I just got to kick the tires on one of BioTek’s newest readers, the Synergy 2 Alpha. The Synergy 2 Alpha is one of the continuing line of Synergy multimode readers specifically designed to run Amplified Luminescent Proximity Homogeneous Assays such as AlphaScreen® and AlphaLISA® assays. These assays are referred to as homogeneous in that they do not require any wash steps to remove unbound materials. These assays use active donor and acceptor beads that have been coated with biological molecules. With excitation, a photosensitizer in the donor bead converts ambient oxygen to reactive singlet oxygen. The high concentration of the photosensitizer in the donor bead results in the generation of large numbers of singlet oxygen molecules and serves as a means for signal amplification. The singlet oxygen species reacts with thioxene compounds in the acceptor bead to generate a chemiluminescent signal that emits at 370 nm. The energy is immediately transferred to fluorophores contained in the same acceptor bead, effectively shifting the emission wavelength to 520-620 nm. Because singlet oxygen is unstable, it can only diffuse a distance of 200 nm before it decays. The distance limitation insures that in the absence of a specific biological interaction between the two beads the singlet oxygen produced by the donor bead will go undetected. Acceptor beads that are not within this distance will not emit light.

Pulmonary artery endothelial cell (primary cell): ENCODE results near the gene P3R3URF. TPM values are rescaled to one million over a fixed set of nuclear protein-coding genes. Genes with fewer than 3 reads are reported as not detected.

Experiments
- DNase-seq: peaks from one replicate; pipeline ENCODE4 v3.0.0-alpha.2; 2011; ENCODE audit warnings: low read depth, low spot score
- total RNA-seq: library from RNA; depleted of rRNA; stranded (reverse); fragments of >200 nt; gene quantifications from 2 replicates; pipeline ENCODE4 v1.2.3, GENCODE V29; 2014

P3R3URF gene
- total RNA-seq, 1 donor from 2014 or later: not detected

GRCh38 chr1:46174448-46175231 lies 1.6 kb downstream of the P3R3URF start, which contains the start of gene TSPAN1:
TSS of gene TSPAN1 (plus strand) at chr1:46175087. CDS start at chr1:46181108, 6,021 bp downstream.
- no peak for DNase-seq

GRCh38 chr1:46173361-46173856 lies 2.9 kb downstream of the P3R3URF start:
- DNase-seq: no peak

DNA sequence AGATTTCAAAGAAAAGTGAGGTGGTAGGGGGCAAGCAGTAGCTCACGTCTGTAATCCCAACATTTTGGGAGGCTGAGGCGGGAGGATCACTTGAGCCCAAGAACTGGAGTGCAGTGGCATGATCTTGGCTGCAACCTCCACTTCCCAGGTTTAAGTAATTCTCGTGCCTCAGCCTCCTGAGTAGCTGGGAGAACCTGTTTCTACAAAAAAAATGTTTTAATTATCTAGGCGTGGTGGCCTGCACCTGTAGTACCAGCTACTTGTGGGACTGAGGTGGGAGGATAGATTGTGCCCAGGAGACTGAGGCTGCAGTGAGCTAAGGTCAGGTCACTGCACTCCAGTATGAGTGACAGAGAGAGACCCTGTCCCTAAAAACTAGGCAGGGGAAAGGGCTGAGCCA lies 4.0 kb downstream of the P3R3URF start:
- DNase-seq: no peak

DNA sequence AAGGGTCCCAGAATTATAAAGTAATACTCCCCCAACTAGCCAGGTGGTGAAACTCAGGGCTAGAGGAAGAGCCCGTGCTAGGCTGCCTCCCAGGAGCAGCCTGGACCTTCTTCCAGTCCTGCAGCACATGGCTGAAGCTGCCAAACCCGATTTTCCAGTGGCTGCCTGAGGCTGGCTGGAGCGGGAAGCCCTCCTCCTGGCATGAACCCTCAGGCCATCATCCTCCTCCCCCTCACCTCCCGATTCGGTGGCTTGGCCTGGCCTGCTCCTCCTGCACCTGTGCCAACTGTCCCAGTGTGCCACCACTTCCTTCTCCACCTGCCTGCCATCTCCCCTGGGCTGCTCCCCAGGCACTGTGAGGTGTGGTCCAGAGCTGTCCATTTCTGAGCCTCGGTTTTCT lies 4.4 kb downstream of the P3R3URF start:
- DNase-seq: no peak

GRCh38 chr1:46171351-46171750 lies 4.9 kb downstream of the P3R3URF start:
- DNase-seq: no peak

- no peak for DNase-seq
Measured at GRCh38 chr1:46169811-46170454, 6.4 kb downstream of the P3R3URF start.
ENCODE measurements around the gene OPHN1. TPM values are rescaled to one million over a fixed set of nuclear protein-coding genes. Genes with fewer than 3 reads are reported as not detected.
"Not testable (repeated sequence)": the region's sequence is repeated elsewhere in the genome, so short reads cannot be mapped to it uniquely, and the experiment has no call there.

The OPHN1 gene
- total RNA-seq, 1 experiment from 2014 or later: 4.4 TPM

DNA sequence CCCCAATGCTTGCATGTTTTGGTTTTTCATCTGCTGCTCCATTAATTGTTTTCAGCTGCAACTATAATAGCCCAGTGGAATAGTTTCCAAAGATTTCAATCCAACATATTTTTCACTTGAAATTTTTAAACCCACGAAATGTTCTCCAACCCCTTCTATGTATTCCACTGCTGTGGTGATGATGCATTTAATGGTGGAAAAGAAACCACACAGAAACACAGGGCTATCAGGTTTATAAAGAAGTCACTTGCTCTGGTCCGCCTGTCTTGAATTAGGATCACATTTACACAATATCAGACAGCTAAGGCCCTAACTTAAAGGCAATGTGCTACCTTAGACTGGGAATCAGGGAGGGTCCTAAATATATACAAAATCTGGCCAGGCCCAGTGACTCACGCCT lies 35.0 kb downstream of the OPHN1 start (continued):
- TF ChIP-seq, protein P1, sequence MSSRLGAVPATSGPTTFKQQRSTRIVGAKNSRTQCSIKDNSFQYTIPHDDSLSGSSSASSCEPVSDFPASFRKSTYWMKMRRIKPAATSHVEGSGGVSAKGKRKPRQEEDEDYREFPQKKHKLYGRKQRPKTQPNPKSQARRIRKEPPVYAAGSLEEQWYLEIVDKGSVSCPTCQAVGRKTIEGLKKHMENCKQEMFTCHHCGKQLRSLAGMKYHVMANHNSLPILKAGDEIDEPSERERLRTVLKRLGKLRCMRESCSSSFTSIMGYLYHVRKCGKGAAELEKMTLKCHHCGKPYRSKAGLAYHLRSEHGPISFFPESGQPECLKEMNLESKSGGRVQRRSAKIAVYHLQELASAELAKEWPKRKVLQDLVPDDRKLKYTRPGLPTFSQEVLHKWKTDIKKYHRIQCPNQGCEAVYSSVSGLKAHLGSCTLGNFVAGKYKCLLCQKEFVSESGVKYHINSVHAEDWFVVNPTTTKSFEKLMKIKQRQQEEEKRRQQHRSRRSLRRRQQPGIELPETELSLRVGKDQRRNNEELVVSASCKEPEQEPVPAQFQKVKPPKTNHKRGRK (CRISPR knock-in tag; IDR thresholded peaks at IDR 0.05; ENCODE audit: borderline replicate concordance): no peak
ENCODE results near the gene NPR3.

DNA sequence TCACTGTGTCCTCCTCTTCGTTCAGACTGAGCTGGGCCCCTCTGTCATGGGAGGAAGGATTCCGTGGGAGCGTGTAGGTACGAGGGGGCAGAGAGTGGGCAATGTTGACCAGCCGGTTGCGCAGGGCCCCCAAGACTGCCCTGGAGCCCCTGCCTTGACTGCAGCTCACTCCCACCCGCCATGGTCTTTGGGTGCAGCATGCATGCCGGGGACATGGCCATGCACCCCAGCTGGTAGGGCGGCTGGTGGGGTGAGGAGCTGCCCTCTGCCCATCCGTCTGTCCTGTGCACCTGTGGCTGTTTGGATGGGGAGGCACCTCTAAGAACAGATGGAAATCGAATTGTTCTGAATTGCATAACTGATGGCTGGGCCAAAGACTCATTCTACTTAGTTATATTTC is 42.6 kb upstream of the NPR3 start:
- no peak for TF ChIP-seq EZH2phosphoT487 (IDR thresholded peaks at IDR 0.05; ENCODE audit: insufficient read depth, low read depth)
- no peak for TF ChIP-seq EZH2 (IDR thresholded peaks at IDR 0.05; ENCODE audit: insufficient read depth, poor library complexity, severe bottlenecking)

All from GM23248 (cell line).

The Synergy 2 Alpha uses a continuous tungsten lamp and filter switching to provide coordinated excitatory illumination along with the time delay prior to signal determination necessary for low background. This allows the reader to perform conventional fluorescent determinations without additional optics. Typically, devices that have been designed to run AlphaScreen assays utilize a dedicated laser for excitatory light. Monochromatic lasers provide continuous light output, as well as wavelength specificity, both of which are necessary for the AlphaScreen assay, but are very expensive. While the Synergy 2 Alpha gives up a little speed against the pricier laser based instruments, it works well for 96 and 384-well formats and doesn’t lose any sensitivity. As you can see from this c-AMP concentration curve the reader provides a large assay window.
In my opinion (admittedly biased) Synergy 2 Alpha is a great option for a lab that needs a microplate reader that can read conventional fluorescent determinations, but also has a need for some AlphaScreen® and/or AlphaLISA® assays, but can’t afford or need a full blown HTS system. Do you currently use AlphaScreen technology? Have you contemplated using AlphaScreen or AlphaLISA assays but could not justify the cost of the reader? If so, check out this reader.